Perhaps my overriding purpose was to show that Nationalists elected to senior office take all of their responsibilities seriously. My attendance and voting record in the plenary is very high. My attendance in my committees is much higher than most. My few absences are because a meeting is held on an isolated half day and the expense of travelling to it would not be proportionate or because my committees are held at the same time. My speaking record in the plenary was in the highest 10% when Vote Watch recorded such information.
What is your experience of working on a day-to-day basis with other MEPs in the European Parliament (e.g. participating in committees, informal meetings and communications with other MEPs)? How friendly are your relationships with other MEPs?
My relations with fellow Nationalists are very good. My relations with other MEPs are professional and business-like but not usually cordial. However, when attending events abroad, I have had some interesting conversations with other MEPs
Have you tried to form transnational alliances (formal or informal) with like-minded MEPs? If so, how successful have these alliances been?
We have not had success in forming a formal group in the Parliament. That would require more participants than we have. However, we have formed a European Alliance of National Movements.
Informal relations between Nationalists are sometimes more valuable than the formal ones.
To what degree do you consider drafting reports and opinions in the European Parliament a priority? How often do you have opportunities to participate in the policy-making process and would you like more?
This would be appropriate for MEPs who support the EU Project but much less so for those of us who oppose it. Philip Claeys of Vlaams Belang did raise the question in LIBE of Non-Attached MEPs being made rapporteurs and he was appointed to produce a report on a question involving the integration of immigrants. However, his report was doomed from the outset to be opposed by nearly all other LIBE members.
To what degree do you consider asking questions or delivering speeches at the plenary sessions a priority? When delivering speeches, who is your primary audience (is it the other MEPs, the media, UK voters, etc.)?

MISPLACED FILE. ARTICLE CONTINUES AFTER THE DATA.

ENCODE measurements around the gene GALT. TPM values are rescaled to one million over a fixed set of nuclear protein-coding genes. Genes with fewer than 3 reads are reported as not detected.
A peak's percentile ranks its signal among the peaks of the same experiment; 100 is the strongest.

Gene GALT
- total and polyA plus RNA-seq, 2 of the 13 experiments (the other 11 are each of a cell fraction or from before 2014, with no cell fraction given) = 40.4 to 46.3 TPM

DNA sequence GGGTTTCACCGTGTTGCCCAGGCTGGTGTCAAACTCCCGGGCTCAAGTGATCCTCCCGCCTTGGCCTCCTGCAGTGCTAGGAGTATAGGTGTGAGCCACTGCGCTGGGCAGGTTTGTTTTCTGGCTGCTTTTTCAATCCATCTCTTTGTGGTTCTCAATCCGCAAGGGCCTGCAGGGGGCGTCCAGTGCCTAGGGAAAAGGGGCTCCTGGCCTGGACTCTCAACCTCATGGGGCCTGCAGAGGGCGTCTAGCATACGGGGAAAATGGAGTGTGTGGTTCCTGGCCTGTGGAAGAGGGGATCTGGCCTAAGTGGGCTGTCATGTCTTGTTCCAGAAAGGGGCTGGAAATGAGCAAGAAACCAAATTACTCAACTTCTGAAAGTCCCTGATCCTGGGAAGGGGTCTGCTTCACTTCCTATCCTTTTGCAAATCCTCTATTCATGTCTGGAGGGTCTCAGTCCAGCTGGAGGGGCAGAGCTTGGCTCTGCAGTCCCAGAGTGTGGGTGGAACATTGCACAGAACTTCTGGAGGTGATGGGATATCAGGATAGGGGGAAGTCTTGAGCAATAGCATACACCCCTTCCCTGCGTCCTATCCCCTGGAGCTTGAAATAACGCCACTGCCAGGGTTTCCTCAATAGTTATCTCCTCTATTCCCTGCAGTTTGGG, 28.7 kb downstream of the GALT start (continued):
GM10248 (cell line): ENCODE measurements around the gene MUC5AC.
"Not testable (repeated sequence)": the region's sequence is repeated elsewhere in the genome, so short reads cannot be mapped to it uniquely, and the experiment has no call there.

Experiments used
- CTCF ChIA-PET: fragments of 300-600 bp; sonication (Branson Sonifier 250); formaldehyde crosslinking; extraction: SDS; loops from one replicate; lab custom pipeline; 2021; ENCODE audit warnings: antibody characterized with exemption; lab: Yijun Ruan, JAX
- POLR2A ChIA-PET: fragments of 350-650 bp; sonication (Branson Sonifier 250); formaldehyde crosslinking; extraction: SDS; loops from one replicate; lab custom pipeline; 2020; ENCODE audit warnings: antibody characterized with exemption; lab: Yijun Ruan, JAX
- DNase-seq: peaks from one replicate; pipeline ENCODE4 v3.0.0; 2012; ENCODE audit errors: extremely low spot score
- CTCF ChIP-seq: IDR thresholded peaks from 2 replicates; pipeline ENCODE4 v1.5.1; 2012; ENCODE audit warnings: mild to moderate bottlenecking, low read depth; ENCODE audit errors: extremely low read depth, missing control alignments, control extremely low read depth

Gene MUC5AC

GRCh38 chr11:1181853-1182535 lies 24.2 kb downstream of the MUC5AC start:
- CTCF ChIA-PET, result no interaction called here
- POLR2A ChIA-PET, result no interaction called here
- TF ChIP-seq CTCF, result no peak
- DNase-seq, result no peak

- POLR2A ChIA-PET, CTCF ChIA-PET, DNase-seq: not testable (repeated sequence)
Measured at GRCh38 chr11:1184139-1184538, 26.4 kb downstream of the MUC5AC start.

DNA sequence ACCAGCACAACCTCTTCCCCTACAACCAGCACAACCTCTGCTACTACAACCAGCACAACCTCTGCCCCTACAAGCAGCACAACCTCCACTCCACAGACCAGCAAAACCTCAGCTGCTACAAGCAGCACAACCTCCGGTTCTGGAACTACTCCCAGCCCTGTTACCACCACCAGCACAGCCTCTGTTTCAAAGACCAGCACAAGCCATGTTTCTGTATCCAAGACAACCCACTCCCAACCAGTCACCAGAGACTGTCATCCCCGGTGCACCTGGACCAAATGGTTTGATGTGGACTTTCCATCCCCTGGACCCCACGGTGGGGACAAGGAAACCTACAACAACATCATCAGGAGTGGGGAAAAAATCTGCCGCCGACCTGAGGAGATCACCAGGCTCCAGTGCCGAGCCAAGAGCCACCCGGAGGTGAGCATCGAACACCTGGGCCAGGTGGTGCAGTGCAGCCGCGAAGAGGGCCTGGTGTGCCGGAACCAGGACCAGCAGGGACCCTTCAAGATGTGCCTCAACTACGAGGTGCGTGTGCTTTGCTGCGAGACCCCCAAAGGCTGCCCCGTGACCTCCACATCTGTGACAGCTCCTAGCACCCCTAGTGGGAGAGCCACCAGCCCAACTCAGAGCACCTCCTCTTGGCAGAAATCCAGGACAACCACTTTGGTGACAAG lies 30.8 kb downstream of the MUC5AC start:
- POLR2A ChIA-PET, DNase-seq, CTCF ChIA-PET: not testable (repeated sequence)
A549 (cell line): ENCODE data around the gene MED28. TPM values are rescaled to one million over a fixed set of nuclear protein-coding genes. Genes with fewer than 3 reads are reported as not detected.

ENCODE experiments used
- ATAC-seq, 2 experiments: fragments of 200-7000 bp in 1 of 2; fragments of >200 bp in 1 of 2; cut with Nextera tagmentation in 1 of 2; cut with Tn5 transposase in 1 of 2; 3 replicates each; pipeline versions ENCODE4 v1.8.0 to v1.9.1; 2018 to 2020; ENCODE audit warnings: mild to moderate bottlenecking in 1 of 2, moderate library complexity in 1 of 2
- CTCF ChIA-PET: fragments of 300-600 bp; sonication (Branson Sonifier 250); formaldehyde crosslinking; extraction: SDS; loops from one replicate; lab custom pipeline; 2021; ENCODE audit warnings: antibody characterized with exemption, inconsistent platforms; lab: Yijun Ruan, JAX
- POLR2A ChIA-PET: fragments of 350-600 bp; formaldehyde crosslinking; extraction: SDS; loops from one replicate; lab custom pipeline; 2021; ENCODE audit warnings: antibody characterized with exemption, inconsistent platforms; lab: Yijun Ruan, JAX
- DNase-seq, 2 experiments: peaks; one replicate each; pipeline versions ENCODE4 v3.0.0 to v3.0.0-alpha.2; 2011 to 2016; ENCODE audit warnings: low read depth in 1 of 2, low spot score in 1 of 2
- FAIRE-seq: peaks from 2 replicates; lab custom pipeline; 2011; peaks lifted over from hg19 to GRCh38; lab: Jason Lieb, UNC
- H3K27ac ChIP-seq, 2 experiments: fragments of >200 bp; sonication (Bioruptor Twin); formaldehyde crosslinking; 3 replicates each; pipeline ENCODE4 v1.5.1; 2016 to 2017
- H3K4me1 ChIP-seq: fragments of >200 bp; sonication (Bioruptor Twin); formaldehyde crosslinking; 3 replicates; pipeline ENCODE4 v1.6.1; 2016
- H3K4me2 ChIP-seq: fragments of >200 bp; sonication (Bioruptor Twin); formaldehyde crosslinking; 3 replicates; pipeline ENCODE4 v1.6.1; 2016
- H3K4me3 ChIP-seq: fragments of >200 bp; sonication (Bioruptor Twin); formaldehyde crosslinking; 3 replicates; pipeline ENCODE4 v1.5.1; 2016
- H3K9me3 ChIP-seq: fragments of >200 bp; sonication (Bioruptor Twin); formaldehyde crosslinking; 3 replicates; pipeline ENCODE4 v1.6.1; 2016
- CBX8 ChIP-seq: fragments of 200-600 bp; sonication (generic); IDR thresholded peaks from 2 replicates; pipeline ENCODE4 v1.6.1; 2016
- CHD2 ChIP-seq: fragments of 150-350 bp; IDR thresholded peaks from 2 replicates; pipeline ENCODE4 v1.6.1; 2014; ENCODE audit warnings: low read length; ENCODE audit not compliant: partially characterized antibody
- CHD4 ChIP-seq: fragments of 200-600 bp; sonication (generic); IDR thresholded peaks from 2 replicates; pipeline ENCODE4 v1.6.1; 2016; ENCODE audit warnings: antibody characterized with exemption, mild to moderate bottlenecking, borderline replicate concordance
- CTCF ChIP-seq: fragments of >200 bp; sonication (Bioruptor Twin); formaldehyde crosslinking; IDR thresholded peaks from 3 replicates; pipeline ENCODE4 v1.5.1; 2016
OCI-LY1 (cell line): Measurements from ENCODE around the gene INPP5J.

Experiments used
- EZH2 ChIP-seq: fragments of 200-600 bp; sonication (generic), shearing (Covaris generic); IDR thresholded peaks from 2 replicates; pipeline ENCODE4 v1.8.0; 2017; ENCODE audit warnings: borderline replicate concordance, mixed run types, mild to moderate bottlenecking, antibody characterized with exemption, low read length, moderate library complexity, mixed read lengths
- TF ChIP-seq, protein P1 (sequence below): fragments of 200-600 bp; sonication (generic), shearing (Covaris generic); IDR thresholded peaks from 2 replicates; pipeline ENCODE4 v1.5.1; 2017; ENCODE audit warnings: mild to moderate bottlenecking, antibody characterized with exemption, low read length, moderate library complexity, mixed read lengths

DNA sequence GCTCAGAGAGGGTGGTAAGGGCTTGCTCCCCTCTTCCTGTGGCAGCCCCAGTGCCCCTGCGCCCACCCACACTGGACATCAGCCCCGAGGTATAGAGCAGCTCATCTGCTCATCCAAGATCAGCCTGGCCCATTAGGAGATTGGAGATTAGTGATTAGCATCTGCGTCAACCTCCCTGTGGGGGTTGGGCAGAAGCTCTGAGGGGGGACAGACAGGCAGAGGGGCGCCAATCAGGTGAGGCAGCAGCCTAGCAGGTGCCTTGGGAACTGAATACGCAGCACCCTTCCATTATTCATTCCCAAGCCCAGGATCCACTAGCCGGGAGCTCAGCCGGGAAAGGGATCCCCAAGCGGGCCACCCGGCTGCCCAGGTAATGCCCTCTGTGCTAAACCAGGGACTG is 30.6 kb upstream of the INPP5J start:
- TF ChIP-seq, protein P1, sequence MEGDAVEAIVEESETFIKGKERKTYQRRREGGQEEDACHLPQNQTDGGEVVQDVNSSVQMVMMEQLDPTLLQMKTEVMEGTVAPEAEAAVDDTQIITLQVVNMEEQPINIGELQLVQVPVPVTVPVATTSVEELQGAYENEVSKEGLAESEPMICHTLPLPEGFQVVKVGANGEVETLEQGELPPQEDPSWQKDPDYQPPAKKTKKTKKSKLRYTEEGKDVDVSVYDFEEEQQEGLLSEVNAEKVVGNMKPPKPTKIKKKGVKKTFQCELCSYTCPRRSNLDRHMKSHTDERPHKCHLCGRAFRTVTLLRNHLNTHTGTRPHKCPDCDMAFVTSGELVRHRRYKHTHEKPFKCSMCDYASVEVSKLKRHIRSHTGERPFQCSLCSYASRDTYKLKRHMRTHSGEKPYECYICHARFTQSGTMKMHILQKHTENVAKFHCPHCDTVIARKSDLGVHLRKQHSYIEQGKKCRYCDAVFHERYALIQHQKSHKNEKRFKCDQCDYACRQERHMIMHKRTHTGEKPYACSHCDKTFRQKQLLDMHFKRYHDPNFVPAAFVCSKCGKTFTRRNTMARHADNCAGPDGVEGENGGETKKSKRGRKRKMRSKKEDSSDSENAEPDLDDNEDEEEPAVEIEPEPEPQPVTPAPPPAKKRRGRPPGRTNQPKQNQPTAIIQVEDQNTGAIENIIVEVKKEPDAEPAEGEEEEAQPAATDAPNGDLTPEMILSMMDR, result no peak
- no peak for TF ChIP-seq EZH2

I ask questions regularly of the Commission and occasionally the Council. The purpose is not so much to elicit information, although that would be a bonus. It is primarily to expose EU bodies as being unwilling to answer questions directly.
I give a high priority to making speeches in the plenary. They are made for many distinct reasons:
- to show my fellow Nationalists in the UK that I am working hard;
- to demonstrate to the British media and (indirectly to the British public) that it is worthwhile electing Nationalists to public office because they are willing and capable of doing what they are elected to do;
- to advance policy development both within Nationalist circles in Britain and Europe, among MEPs in other parties and among the public generally. The latter might be rare but my arguments against globalisation and against the current financial system are sometimes listened to by other MEPs.
We in the Non-Attached are at a disadvantage in obtaining speaking time because much less time is allocated to us per member. This means that most of the speaking time that I have been given has been under the 'catch the eye' procedure which has necessitated my being present during whole debates.